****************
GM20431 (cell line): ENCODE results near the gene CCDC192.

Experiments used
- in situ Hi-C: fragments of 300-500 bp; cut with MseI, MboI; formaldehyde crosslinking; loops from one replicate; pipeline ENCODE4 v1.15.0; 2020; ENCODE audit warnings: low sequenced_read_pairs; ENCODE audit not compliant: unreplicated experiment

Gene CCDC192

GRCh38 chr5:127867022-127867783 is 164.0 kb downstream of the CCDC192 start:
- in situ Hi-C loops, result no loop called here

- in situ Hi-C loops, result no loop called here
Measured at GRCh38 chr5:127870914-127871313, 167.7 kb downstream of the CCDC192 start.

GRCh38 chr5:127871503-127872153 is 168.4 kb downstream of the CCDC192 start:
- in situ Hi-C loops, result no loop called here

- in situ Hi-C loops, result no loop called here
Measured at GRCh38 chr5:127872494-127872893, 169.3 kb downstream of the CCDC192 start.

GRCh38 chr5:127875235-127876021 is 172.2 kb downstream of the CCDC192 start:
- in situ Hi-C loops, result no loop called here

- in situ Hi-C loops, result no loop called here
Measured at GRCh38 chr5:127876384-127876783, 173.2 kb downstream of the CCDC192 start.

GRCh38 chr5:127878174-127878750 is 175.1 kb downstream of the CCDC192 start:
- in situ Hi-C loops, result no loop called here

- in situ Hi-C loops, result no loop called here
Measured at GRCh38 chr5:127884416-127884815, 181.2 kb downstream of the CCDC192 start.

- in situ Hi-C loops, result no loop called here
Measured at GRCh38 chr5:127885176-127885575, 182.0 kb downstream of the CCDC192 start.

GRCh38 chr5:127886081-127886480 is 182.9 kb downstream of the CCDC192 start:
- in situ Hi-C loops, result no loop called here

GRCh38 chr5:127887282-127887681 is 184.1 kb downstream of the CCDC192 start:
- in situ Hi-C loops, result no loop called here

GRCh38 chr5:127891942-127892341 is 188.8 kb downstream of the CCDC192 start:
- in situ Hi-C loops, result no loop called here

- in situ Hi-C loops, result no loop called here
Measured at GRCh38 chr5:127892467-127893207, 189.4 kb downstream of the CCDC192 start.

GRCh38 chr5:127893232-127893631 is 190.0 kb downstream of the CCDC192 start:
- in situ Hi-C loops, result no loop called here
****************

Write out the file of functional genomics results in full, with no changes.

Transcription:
GM20431 (cell line): ENCODE results near the gene CCDC192.

Experiments used
- in situ Hi-C: fragments of 300-500 bp; cut with MseI, MboI; formaldehyde crosslinking; loops from one replicate; pipeline ENCODE4 v1.15.0; 2020; ENCODE audit warnings: low sequenced_read_pairs; ENCODE audit not compliant: unreplicated experiment

Gene CCDC192

GRCh38 chr5:127867022-127867783 is 164.0 kb downstream of the CCDC192 start:
- in situ Hi-C loops, result no loop called here

- in situ Hi-C loops, result no loop called here
Measured at GRCh38 chr5:127870914-127871313, 167.7 kb downstream of the CCDC192 start.

GRCh38 chr5:127871503-127872153 is 168.4 kb downstream of the CCDC192 start:
- in situ Hi-C loops, result no loop called here

- in situ Hi-C loops, result no loop called here
Measured at GRCh38 chr5:127872494-127872893, 169.3 kb downstream of the CCDC192 start.

GRCh38 chr5:127875235-127876021 is 172.2 kb downstream of the CCDC192 start:
- in situ Hi-C loops, result no loop called here

- in situ Hi-C loops, result no loop called here
Measured at GRCh38 chr5:127876384-127876783, 173.2 kb downstream of the CCDC192 start.

GRCh38 chr5:127878174-127878750 is 175.1 kb downstream of the CCDC192 start:
- in situ Hi-C loops, result no loop called here

- in situ Hi-C loops, result no loop called here
Measured at GRCh38 chr5:127884416-127884815, 181.2 kb downstream of the CCDC192 start.

- in situ Hi-C loops, result no loop called here
Measured at GRCh38 chr5:127885176-127885575, 182.0 kb downstream of the CCDC192 start.

GRCh38 chr5:127886081-127886480 is 182.9 kb downstream of the CCDC192 start:
- in situ Hi-C loops, result no loop called here

GRCh38 chr5:127887282-127887681 is 184.1 kb downstream of the CCDC192 start:
- in situ Hi-C loops, result no loop called here

GRCh38 chr5:127891942-127892341 is 188.8 kb downstream of the CCDC192 start:
- in situ Hi-C loops, result no loop called here

- in situ Hi-C loops, result no loop called here
Measured at GRCh38 chr5:127892467-127893207, 189.4 kb downstream of the CCDC192 start.

GRCh38 chr5:127893232-127893631 is 190.0 kb downstream of the CCDC192 start:
- in situ Hi-C loops, result no loop called here